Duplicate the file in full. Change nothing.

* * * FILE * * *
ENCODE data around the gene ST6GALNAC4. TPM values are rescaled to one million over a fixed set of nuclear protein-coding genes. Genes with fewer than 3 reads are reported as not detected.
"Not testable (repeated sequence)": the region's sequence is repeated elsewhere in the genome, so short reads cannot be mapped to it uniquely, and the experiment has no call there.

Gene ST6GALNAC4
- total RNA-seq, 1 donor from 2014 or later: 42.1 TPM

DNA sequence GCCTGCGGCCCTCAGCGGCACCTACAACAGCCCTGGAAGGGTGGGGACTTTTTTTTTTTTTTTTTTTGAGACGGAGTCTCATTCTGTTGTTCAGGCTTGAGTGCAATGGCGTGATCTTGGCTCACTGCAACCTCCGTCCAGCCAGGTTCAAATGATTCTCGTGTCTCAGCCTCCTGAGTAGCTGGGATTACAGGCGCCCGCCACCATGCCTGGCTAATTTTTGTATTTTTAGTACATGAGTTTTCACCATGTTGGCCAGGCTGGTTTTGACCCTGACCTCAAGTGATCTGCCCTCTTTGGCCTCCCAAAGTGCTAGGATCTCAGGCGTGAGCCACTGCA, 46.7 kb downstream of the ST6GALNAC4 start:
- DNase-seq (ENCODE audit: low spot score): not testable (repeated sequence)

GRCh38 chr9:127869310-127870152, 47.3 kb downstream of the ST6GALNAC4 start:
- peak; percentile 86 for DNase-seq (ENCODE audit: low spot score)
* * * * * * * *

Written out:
ENCODE data around the gene ST6GALNAC4. TPM values are rescaled to one million over a fixed set of nuclear protein-coding genes. Genes with fewer than 3 reads are reported as not detected.
"Not testable (repeated sequence)": the region's sequence is repeated elsewhere in the genome, so short reads cannot be mapped to it uniquely, and the experiment has no call there.

Gene ST6GALNAC4
- total RNA-seq, 1 donor from 2014 or later: 42.1 TPM

DNA sequence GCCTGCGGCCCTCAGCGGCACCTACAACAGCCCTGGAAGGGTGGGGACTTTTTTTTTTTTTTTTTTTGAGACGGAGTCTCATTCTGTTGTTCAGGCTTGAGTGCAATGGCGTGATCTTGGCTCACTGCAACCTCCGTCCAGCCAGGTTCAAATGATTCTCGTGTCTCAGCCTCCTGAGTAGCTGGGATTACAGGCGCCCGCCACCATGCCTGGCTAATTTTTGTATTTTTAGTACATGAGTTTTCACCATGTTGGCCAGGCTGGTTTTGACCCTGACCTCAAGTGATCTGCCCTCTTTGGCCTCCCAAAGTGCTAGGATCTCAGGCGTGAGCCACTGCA, 46.7 kb downstream of the ST6GALNAC4 start:
- DNase-seq (ENCODE audit: low spot score): not testable (repeated sequence)

GRCh38 chr9:127869310-127870152, 47.3 kb downstream of the ST6GALNAC4 start:
- peak; percentile 86 for DNase-seq (ENCODE audit: low spot score)